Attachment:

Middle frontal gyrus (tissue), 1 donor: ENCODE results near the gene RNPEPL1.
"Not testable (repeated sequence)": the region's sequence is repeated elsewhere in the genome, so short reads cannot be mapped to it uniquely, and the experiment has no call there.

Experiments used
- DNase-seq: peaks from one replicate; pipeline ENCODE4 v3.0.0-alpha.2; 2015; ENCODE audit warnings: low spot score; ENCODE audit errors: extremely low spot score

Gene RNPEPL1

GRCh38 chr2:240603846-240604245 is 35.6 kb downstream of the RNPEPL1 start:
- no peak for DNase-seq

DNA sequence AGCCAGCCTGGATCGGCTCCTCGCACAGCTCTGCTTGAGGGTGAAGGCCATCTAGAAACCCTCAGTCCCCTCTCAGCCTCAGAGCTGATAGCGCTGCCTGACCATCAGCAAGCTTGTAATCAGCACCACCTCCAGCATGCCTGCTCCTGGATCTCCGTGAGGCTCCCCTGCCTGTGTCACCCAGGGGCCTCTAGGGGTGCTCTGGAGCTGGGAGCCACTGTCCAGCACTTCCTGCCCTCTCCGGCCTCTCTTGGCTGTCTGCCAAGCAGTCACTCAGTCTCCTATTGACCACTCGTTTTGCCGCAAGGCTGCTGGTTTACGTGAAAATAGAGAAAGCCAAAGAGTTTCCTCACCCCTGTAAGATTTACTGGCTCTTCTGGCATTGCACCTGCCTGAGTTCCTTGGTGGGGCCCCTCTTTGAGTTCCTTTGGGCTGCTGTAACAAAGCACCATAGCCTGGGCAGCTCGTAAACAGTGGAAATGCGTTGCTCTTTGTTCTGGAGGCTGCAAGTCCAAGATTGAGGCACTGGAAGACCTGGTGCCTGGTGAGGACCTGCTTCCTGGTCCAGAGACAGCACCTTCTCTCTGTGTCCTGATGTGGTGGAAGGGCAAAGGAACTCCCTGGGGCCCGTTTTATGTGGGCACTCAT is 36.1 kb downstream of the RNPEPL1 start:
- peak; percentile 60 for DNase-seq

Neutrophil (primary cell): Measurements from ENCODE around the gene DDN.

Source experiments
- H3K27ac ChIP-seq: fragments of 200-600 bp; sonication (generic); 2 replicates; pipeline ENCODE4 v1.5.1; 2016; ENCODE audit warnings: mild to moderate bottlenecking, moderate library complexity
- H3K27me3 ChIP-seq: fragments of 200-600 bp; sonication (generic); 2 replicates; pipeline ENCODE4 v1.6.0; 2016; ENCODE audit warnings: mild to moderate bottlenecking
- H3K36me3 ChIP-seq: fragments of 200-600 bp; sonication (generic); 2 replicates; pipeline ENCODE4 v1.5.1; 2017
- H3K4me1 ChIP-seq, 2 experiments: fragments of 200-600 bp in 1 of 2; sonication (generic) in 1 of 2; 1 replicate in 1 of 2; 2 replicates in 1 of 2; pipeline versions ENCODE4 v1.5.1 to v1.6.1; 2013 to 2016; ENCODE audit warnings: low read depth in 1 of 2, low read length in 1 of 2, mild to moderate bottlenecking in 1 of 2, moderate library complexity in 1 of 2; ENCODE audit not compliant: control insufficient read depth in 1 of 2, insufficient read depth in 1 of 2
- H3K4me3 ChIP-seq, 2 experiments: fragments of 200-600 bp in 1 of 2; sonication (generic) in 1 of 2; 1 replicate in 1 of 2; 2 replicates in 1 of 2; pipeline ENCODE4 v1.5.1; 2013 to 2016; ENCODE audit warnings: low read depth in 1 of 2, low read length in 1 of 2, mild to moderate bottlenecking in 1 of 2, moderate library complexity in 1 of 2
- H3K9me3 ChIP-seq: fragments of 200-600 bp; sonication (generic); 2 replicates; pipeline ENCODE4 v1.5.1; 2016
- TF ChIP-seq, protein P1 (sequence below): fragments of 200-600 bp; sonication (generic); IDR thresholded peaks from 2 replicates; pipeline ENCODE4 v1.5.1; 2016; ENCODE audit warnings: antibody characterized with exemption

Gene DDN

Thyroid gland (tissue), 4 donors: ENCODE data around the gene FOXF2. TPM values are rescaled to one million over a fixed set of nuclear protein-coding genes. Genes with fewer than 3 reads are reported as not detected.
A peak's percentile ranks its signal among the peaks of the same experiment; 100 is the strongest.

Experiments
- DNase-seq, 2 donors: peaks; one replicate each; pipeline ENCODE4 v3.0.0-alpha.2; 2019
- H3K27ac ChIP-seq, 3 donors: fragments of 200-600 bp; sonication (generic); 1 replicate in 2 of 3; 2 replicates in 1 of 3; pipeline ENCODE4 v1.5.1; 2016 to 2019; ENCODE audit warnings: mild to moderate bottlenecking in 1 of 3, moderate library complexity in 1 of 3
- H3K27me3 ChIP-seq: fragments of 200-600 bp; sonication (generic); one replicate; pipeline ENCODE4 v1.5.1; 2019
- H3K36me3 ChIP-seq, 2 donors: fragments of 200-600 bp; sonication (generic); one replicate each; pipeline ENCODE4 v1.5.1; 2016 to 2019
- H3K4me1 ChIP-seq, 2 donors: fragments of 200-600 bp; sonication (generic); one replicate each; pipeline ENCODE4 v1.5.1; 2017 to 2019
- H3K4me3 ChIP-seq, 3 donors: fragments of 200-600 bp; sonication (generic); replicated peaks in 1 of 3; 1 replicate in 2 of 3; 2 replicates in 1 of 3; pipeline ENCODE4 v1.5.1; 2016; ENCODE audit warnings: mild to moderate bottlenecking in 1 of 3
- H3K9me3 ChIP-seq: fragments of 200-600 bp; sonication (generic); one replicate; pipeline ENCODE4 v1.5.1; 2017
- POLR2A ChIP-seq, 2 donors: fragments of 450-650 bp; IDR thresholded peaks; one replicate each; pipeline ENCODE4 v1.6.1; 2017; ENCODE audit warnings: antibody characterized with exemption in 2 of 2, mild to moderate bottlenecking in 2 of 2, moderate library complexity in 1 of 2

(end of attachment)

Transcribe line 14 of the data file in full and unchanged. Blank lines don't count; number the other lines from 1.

- H3K36me3 ChIP-seq: fragments of 200-600 bp; sonication (generic); 2 replicates; pipeline ENCODE4 v1.5.1; 2017